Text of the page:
Meaning of COMET in English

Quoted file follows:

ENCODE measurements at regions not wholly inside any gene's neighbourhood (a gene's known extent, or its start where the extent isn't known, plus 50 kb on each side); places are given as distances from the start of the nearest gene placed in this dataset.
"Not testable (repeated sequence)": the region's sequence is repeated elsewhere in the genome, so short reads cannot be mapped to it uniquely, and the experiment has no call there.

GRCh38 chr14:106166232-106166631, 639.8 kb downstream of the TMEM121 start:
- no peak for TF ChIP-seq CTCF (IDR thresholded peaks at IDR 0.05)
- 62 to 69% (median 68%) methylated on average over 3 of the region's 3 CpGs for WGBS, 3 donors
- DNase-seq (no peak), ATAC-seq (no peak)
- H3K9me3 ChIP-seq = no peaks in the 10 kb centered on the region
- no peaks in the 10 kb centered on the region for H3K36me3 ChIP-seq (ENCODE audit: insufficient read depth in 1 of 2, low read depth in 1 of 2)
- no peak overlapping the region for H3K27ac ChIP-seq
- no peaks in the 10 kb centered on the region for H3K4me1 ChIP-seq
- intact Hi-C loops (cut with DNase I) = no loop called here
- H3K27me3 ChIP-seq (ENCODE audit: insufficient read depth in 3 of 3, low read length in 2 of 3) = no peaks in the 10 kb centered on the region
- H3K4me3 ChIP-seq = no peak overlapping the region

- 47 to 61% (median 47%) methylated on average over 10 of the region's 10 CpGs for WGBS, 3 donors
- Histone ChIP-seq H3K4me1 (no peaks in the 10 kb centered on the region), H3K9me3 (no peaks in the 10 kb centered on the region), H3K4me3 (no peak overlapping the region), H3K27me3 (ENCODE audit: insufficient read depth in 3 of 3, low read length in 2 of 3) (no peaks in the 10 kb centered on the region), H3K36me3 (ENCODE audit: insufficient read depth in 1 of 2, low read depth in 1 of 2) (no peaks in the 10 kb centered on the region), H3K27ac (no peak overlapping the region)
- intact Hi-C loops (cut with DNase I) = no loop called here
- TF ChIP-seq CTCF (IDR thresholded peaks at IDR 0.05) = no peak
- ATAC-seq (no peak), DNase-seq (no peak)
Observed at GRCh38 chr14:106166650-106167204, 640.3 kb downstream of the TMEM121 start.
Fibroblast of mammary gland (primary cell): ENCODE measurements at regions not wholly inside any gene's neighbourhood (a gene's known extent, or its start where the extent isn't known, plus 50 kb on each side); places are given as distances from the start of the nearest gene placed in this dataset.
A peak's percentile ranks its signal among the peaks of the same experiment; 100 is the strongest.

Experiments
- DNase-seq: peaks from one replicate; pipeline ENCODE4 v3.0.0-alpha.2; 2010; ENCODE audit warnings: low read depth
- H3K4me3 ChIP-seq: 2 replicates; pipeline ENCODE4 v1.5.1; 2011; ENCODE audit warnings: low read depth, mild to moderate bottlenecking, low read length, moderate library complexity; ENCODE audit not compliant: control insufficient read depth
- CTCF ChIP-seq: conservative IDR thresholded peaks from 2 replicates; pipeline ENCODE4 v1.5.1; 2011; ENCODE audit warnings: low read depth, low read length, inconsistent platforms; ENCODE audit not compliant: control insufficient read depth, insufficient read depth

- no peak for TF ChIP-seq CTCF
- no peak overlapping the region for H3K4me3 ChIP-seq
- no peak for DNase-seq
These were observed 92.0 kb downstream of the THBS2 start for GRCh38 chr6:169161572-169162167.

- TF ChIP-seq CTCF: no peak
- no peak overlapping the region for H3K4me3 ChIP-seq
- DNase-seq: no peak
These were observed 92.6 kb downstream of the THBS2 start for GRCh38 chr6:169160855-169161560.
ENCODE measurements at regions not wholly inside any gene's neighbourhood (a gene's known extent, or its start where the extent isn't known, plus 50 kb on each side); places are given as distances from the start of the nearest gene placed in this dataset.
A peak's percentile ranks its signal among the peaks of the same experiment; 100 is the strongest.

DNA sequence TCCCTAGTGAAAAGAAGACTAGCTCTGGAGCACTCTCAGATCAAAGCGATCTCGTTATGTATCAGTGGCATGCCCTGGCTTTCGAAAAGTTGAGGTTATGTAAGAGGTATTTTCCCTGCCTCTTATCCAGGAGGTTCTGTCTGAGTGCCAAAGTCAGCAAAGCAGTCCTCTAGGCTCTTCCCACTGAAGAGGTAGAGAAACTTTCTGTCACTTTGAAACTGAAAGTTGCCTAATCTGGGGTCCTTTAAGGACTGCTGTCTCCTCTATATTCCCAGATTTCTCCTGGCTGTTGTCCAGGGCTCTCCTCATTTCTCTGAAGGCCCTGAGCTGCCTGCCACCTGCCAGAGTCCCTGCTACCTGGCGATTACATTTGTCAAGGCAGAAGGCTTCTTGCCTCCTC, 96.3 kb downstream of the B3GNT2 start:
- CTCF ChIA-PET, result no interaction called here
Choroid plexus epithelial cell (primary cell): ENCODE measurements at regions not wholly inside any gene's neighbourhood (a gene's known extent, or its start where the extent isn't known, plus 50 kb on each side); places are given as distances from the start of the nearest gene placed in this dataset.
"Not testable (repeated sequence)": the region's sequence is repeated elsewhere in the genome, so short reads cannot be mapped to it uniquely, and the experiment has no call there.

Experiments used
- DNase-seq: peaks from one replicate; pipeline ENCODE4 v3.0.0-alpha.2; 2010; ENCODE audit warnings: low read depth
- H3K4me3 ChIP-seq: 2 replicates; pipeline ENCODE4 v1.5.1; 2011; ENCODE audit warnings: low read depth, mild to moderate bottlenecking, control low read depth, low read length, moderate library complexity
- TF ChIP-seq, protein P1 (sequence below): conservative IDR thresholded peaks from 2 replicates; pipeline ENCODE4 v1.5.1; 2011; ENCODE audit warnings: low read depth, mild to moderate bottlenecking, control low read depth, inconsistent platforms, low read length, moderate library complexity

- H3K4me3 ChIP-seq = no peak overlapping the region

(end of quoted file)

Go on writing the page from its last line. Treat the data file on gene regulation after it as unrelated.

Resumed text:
any of a class of small celestial objects orbiting the Sun and developing diffuse gaseous envelopes and often long luminous tails when near the Sun. Comets are commonly distinguished from other components of the solar system by their rather nebulous appearance and extremely elongated orbits. The only component of a comet that can be seen with a large telescope when the comet is still far away from the Sun is the nucleus. The cometary nucleus is an irregularly shaped mass composed of ices (largely frozen water) mixed with substantial amounts of sootlike matterperhaps carbon in the form of fine dust. The first closeup photographs of a cometary nucleus, those of the core of Comet Halley (Halley's Comet) taken in 1986 by the Giotto spacecraft, revealed that the nucleus was very black in colour, with roughly 90 percent of its surface covered by a crust of such dust particles. Cometary nuclei appear to be quite small in size. That of Comet Halley, for example, is an elongated body measuring only about 15 by 8 km (9 by 5 miles) with an estimated mass of 1017 grams. As the cometary nucleus approaches the Sun, its dust surface becomes hotter, more heat is transferred through the crust, and the subsurface ice begins to sublimate. The resultant gas leaves the comet and carries with it some of the loosely bound dust particles. Sublimation starts when the comets are closer than about three astronomical units from the Sun (one astronomical unit equals about 150,000,000 km, or 93,000,000 miles). The chemical composition of the vaporizing gases is dominated by water (about 80 percent), followed by carbon monoxide, carbon dioxide, methane, ammonia, and carbon disulfide, quantitatively in that order. Parent molecules leaving the nucleus quickly break up into daughter molecules, radicals, and ions. These absorb solar radiation and subsequently reradiate it at another wavelength. The dust also scatters sunlight. When within 1 AU of the Sun, a typical cometary nucleus is surrounded by a spherical envelope, or coma, of gas and dust, which can be up to 100,000 km (62,000 miles) across. The coma gases travel outward at a speed of roughly 0.6 km per second, dragging dust particles away from the nucleus. On nearing the Sun, a comet may develop two tails. The solar wind of high-speed protons and electrons sweeps cometary ions in a direction away from the Sun, producing a straight plasma tail. A second tail consisting of dust particles about a micrometre in size may appear. This dust tail has a greater curvature than the plasma tail and is usually shorter. It also points away from the Sun because of the repulsive force exerted by solar radiation pressure on the minute particles. Larger particles released from the nucleus take up orbits that have nearly the same parameters as the parent comet. Some gain on the comet and others fall behind until eventually an annulus of dust is formed around the comet's orbit. This is called a meteoroid stream. A meteor shower is produced in the Earth's upper atmosphere when it passes through such a stream. Several theories for the origin of comets have been proposed. According to one widely accepted view, comets are as old as the solar system and are the remnants of the building blocks that produced the giant planets. They were gravitationally perturbed by the accreting outer planets into extremely elongated orbits. Hundreds of millions of comet nuclei exist in a spherical region called the Oort cloud that surrounds the solar system. Such nuclei may travel out of the cloud when disturbed by the gravitational force of a nearby star and enter the inner solar system. Some accretion models of the solar system suggest that an early cometary bombardment of the Earth may have played a major role in the formation of the atmosphere and the oceans. In addition, comets may have supplied the organic molecules needed for life to develop on the planet. Such theories remain unproved. Comets are generally divided into short-period comets (those with periods of less than 200 years) and long-period comets (those with periods of more than 200 years). Among those comets that can be seen easily with the naked eye, Comet Halley, with an average period of 76 years, is the only one that returns in a single lifetime. Cometary bodies were investigated for the first time with spacecraft during the mid-1980s. In 1985 the U.S. probe known as the International Cometary Explorer (ICE) passed through the dust tail of Comet Giacobini-Zinner. The following year, spacecraft launched by Japan and the Soviet Union, along with the aforementioned Giotto probe of the European Space Agency (ESA), flew by Comet Halley, transmitting many useful data about its composition and sending photographs of its nucleus and coma. any of a class of small celestial objects orbiting the Sun and developing diffuse gaseous envelopes and often long luminous tails when near the Sun. The comet makes a transient appearance in the sky and is often said to have a hairy tail. The word comes from the Greek kometes, meaning hairy one, a description that fits the bright comets noticed by the ancients. Additional reading General introductory works are Armand H. Delsemme, Whence Come Comets? Sky and Telescope, 77(3):260264 (March 1989), an elementary discussion on their origin; Fred L. Whipple and Daniel W.E. Green, The Mystery of Comets (1985); and Robert D. Chapman and John C. Brandt, The Comet Book: A Guide for the Return of Halley's Comet (1984), a historical treatment. More advanced are R.L. Newburn, Jr., M. Neugebauer, and J. Rahe (eds.), Comets in the Post-Halley Era, 2 vol. (1991), containing reviews, summaries, and scientific papers by about one hundred authors; K.S. Krishna Swamy, Physics of Comets (1986), including a section on spectroscopy; John C. Brandt and Robert D. Chapman, Introduction to Comets (1981); and A.H. Delsemme (ed.), Comets, Asteroids, Meteorites: Interrelations, Evolution, and Origins (1977), an extensive collection of colloquium papers. Donald K. Yeomans, Comets: A Chronological History of Observation, Science, Myth, and Folklore (1991), is a comprehensive reference book on all cometary apparitions, full of anecdotes. Laurel L. Wilkening and Mildred Shapley Matthews (eds.), Comets (1982), is a definitive collection of essays covering all aspects at a technical level. See also D.A. Mendis, H.L.F. Houpis, and M.L. Marconi, The Physics of Comets, Fundamentals of Cosmic Physics, 10 (14):1380 (1985). Brian G. Marsden, Catalogue of Cometary Orbits, 7th ed. (1992), covers 1,353 cometary orbits, with detailed references and notes; a complementary volume is Gary W. Kronk, Comets: A Descriptive Catalog (1984). Armand H. Delsemme